Building Resilience One Step at a Time

We all experience adversity and setbacks – it is how we deal with them that shapes who we are and what we are capable of.  Sometimes the setback is so great that it throws us completely off balance – at other times, it involves a minor and temporary dislocation.  Shelly Tygielski, in her course The Power of Showing Up, talks about how she was completely derailed by a painful divorce that left her as a single mother trying to raise her young son.   She found that she was unable to meditate or focus on anything because of her mental and emotional disorientation.

Eventually, Shelly through persistence with meditation (however dissatisfying because of her incessant distractions) was able to restore her balance and rebuild her resilience one step at a time.  She achieved this, in part, by “chunking” tasks to manage the challenges she faced with her endless “to-do lists”.   The determinant of the priority of her tasks was the degree to which they served her life purpose.

In her course, Shelly helps us to identify our thought patterns, emotional responses and habituated behaviours.  She provides ways to “deconstruct” ourselves and, in turn, “reconstruct” our sense of who we are.  The processes, including journalling, help us to break free of the ties that bind us and better align with our life purpose.  Releasing the hold of perfectionism, fear and expectations enables us to achieve personal integration and access our innate creative and fearless nature.

Shelly demonstrates through her own life history, experiencing traumas and multiple setbacks, that we can emerge with renewed strength, a laser-focus on our life purpose and the resilience to overcome whatever life’s turbulence throws our way.  Tina Turner, too, demonstrated a similar resilience through drawing on the power of meditation and chanting.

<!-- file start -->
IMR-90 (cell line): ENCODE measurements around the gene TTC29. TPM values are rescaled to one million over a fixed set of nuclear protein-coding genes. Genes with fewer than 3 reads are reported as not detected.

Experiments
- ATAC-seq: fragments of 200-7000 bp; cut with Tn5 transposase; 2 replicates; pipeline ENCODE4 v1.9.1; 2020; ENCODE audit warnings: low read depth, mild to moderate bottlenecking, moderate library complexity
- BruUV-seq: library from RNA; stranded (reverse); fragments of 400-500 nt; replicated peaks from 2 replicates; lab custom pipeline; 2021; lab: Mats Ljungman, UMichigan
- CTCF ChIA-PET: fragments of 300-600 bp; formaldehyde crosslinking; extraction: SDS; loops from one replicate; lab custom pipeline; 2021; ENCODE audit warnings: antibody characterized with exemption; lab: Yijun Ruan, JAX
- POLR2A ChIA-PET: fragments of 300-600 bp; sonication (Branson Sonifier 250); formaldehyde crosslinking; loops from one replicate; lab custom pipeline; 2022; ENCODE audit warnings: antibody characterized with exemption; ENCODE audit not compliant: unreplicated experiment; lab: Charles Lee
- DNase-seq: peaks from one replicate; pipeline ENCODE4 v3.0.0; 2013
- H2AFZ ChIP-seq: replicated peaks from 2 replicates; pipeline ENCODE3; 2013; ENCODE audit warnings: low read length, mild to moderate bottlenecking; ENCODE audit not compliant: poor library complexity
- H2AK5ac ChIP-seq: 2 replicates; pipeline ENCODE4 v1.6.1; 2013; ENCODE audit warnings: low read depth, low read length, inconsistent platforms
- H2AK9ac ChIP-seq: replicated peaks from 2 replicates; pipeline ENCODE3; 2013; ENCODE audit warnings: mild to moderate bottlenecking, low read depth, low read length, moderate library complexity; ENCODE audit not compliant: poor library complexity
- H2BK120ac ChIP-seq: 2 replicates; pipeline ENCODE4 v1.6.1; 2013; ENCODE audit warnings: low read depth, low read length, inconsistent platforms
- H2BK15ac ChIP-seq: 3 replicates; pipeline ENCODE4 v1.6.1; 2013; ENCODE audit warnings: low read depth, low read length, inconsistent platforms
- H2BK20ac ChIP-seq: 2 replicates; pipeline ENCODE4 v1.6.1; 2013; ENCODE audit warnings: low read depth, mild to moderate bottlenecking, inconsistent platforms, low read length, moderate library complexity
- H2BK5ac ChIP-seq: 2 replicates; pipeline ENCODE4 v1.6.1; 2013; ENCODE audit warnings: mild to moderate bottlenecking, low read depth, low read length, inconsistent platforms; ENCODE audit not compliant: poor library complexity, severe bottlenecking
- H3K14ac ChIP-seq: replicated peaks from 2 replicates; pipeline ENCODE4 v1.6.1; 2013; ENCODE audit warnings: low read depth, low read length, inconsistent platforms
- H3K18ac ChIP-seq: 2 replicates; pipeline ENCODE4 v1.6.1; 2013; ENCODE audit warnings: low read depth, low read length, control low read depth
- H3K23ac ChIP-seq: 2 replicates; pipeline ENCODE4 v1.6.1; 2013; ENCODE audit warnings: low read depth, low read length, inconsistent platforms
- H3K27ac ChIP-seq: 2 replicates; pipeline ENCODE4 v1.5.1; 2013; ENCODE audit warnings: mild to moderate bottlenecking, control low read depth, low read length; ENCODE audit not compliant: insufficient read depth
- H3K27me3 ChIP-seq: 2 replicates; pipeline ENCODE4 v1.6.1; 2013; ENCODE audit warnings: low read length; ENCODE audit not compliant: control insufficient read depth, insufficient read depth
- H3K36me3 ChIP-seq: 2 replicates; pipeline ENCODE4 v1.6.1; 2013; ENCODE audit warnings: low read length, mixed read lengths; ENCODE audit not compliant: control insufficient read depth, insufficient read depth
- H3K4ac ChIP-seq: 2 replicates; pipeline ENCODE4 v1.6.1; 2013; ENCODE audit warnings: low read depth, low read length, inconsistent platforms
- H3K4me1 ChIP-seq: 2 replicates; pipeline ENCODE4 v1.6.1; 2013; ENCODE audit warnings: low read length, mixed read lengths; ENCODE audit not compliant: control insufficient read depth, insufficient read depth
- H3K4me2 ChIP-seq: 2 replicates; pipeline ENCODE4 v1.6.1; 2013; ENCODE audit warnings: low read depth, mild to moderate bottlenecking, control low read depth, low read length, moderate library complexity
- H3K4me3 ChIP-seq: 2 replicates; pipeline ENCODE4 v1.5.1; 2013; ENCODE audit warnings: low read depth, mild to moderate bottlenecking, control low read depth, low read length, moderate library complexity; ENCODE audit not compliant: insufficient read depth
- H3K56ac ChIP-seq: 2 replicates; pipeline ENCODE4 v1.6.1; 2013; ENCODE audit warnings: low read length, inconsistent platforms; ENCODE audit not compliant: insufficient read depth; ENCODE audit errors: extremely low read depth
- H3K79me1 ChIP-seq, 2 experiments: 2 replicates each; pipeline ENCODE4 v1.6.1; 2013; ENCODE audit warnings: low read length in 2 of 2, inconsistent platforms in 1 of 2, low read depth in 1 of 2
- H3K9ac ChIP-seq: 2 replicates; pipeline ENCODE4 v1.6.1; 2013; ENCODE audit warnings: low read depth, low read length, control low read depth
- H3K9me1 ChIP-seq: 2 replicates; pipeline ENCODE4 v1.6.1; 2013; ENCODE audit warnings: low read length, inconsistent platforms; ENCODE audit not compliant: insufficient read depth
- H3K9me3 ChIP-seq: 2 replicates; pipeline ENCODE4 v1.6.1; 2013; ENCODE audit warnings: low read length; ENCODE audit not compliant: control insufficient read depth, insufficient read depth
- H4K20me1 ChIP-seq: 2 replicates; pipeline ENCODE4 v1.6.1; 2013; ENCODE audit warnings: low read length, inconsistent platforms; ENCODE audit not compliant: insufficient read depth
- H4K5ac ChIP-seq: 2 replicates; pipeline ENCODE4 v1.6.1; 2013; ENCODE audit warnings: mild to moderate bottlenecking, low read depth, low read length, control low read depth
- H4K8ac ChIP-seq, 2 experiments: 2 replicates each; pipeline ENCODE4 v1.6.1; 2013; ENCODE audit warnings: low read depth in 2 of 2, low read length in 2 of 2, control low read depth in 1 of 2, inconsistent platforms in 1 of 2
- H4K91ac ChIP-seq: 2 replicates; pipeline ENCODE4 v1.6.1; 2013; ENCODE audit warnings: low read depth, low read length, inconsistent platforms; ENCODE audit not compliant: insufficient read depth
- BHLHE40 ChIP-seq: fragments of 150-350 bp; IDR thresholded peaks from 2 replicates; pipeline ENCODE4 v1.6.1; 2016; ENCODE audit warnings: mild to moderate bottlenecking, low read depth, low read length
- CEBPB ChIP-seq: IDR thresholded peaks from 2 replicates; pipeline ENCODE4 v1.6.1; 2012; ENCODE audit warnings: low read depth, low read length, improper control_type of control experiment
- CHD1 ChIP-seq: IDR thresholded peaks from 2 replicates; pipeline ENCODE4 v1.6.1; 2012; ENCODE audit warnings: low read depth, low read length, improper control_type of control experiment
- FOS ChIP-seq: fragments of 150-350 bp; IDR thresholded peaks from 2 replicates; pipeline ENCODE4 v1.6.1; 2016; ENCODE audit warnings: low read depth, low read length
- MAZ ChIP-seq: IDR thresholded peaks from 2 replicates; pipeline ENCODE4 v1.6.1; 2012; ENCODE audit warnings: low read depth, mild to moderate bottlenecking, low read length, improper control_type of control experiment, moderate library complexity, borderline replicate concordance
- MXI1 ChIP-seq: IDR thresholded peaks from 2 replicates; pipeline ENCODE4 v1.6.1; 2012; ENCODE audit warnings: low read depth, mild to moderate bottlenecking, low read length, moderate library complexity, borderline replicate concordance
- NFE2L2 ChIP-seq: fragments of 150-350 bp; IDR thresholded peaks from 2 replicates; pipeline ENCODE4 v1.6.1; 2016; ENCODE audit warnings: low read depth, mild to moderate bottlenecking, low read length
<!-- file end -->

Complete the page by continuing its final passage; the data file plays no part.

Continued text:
The road ahead involves taking one step at a time, confident in the hope that the journey provides its own rewards in terms of self-awareness, emotional regulation and achievement in line with our life purpose.  We can get ahead of ourselves too easily, expecting too much too soon – negative thoughts, such as “I should be further down the track” or “this process is taking too long”, will only hold us back.  We have to maintain our focus on the end goal – through mindfulness practices such as meditation, Tai Chi, yoga, chanting or journalling.

Chelsea Handler, in the Foreword to Shelly’s book, Sit Down to Rise Up, recounts the story of meeting Shelly backstage at a Wisdom 2.0 Conference.  Chelsea was immediately drawn to Shelly’s “vibrance” and to the fact that she was witnessing “someone who lives their life in purpose”.  Shelly subsequently invited Chelsea to join her at a meditation retreat for survivors of gun violence and family members who lost someone through such violence.  Chelsea immediately experienced negative thoughts about her own adequacy to participate in such an emotionally charged event.   Shelly assured her that she is “good enough” and has “personal agency” – messages she reiterates strongly in her book and her online course.   Chelsea participated in the retreat and learned a valuable lesson about dealing with people who were experiencing trauma and grief – “sitting and listening to people’s stories is sometimes all that is needed”.

Reflection

I was very recently thrown off balance by the fact that my three-year old car broke down. It lost power and displayed multiple malfunction messages relating to the engine, the transmission and the high level safety features.  This was particularly disconcerting and that meant that all the things that I had planned for the day were not possible, e.g. collecting a book from the library, dropping off clothes for dry cleaning, buying fresh seafood for dinner and purchasing other foods from a supermarket.  While this was a minor setback (that proved costly), I was blindsided by the fact that it left me so unbalanced.  However, I resorted to Tai Chi and persisted, despite feeling very unfocused and distracted by lots of thoughts and anxiety.  This proved to be the one step I needed to restore my balance and help me to refocus on my tasks and my writing. 

As we grow in mindfulness through practices such as Tai Chi and journalling, we can realign with our life purpose, restore our balance and build our resilience one step at a time (through one setback at a time).  It may take a short time or years (as in one of Shelly’s many setbacks) to restore our balance and alignment, but we need to persist in this process of metamorphosis.

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Image by Ralf Kunze from Pixabay

By Ron Passfield – Copyright (Creative Commons license, Attribution–Non Commercial–No Derivatives)

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